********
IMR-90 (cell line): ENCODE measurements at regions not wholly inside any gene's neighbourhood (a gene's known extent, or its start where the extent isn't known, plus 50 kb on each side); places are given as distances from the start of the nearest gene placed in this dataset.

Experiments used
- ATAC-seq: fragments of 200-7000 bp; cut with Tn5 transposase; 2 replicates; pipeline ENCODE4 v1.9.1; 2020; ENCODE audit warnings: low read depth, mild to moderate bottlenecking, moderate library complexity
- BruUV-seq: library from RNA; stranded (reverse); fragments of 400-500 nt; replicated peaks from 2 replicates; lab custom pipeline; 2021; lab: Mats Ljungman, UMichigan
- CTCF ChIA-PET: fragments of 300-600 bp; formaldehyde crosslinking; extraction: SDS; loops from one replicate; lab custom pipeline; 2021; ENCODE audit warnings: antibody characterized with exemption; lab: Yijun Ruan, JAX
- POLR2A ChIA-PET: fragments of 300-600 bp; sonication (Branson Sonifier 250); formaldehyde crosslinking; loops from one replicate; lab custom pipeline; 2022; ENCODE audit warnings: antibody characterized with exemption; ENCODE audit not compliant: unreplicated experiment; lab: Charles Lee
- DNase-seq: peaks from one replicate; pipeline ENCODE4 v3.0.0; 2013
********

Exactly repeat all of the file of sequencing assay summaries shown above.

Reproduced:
IMR-90 (cell line): ENCODE measurements at regions not wholly inside any gene's neighbourhood (a gene's known extent, or its start where the extent isn't known, plus 50 kb on each side); places are given as distances from the start of the nearest gene placed in this dataset.

Experiments used
- ATAC-seq: fragments of 200-7000 bp; cut with Tn5 transposase; 2 replicates; pipeline ENCODE4 v1.9.1; 2020; ENCODE audit warnings: low read depth, mild to moderate bottlenecking, moderate library complexity
- BruUV-seq: library from RNA; stranded (reverse); fragments of 400-500 nt; replicated peaks from 2 replicates; lab custom pipeline; 2021; lab: Mats Ljungman, UMichigan
- CTCF ChIA-PET: fragments of 300-600 bp; formaldehyde crosslinking; extraction: SDS; loops from one replicate; lab custom pipeline; 2021; ENCODE audit warnings: antibody characterized with exemption; lab: Yijun Ruan, JAX
- POLR2A ChIA-PET: fragments of 300-600 bp; sonication (Branson Sonifier 250); formaldehyde crosslinking; loops from one replicate; lab custom pipeline; 2022; ENCODE audit warnings: antibody characterized with exemption; ENCODE audit not compliant: unreplicated experiment; lab: Charles Lee
- DNase-seq: peaks from one replicate; pipeline ENCODE4 v3.0.0; 2013